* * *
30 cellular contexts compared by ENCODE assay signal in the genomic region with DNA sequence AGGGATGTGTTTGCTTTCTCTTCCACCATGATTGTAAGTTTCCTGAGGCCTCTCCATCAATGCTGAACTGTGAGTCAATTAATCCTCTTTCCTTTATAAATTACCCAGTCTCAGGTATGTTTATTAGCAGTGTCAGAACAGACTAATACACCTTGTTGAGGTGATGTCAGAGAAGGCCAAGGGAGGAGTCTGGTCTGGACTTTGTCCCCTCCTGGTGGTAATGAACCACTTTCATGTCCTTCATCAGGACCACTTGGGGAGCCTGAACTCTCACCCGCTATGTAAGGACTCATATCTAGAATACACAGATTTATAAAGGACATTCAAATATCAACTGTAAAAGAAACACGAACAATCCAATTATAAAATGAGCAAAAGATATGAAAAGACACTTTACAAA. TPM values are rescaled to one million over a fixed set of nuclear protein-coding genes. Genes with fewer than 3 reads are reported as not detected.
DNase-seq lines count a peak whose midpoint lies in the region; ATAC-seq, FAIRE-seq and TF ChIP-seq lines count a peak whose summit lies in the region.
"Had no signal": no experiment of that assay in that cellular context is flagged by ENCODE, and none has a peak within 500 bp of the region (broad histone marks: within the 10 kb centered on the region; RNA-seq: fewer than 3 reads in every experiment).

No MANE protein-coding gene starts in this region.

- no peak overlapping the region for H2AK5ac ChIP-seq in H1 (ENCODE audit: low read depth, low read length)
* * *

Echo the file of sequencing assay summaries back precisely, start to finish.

30 cellular contexts compared by ENCODE assay signal in the genomic region with DNA sequence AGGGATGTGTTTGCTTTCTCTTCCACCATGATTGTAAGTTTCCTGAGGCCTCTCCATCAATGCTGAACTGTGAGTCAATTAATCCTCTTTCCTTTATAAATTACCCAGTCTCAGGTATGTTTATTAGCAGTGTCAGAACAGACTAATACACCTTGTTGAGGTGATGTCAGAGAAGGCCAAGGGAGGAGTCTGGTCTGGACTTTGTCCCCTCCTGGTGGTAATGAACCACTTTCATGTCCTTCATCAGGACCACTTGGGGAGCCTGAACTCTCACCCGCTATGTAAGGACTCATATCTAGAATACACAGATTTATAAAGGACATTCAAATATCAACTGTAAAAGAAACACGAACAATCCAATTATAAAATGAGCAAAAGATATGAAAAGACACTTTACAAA. TPM values are rescaled to one million over a fixed set of nuclear protein-coding genes. Genes with fewer than 3 reads are reported as not detected.
DNase-seq lines count a peak whose midpoint lies in the region; ATAC-seq, FAIRE-seq and TF ChIP-seq lines count a peak whose summit lies in the region.
"Had no signal": no experiment of that assay in that cellular context is flagged by ENCODE, and none has a peak within 500 bp of the region (broad histone marks: within the 10 kb centered on the region; RNA-seq: fewer than 3 reads in every experiment).

No MANE protein-coding gene starts in this region.

- no peak overlapping the region for H2AK5ac ChIP-seq in H1 (ENCODE audit: low read depth, low read length)